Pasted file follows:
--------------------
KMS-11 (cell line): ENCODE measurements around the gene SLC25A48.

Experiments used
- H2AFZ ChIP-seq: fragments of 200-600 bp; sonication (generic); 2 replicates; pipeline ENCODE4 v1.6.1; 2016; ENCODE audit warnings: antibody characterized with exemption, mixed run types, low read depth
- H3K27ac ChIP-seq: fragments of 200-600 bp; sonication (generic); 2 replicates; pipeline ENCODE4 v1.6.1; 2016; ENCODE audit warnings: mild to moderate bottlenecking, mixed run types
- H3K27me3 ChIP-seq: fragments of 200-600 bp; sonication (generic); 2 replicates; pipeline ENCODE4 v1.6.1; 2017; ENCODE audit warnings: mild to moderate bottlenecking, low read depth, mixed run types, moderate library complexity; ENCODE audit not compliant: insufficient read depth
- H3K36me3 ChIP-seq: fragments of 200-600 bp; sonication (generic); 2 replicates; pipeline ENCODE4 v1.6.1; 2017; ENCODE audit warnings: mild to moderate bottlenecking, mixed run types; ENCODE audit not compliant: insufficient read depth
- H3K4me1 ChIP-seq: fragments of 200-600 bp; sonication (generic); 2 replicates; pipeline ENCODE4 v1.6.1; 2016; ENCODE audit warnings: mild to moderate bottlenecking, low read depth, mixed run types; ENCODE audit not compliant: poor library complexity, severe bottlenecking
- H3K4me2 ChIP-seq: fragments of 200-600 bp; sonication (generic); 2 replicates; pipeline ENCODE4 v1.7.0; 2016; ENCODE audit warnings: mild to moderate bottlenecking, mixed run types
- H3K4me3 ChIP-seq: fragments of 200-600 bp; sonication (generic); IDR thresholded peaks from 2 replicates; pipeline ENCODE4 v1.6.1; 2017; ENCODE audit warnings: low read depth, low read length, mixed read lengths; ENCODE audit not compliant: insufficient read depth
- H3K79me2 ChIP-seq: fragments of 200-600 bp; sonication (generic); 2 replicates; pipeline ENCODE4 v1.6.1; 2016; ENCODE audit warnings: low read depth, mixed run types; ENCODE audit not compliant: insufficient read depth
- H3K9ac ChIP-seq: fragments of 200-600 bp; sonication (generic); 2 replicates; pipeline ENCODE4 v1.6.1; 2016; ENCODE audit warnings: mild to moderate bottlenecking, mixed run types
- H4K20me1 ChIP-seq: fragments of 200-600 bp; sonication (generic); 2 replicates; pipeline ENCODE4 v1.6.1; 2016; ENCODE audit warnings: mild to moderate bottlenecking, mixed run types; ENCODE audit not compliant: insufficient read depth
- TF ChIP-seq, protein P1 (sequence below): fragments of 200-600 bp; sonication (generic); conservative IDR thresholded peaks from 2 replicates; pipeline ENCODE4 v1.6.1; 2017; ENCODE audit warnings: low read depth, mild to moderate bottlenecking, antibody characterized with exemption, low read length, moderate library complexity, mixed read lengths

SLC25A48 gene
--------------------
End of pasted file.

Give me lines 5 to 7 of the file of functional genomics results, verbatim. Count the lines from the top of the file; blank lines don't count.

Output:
- H3K27me3 ChIP-seq: fragments of 200-600 bp; sonication (generic); 2 replicates; pipeline ENCODE4 v1.6.1; 2017; ENCODE audit warnings: mild to moderate bottlenecking, low read depth, mixed run types, moderate library complexity; ENCODE audit not compliant: insufficient read depth
- H3K36me3 ChIP-seq: fragments of 200-600 bp; sonication (generic); 2 replicates; pipeline ENCODE4 v1.6.1; 2017; ENCODE audit warnings: mild to moderate bottlenecking, mixed run types; ENCODE audit not compliant: insufficient read depth
- H3K4me1 ChIP-seq: fragments of 200-600 bp; sonication (generic); 2 replicates; pipeline ENCODE4 v1.6.1; 2016; ENCODE audit warnings: mild to moderate bottlenecking, low read depth, mixed run types; ENCODE audit not compliant: poor library complexity, severe bottlenecking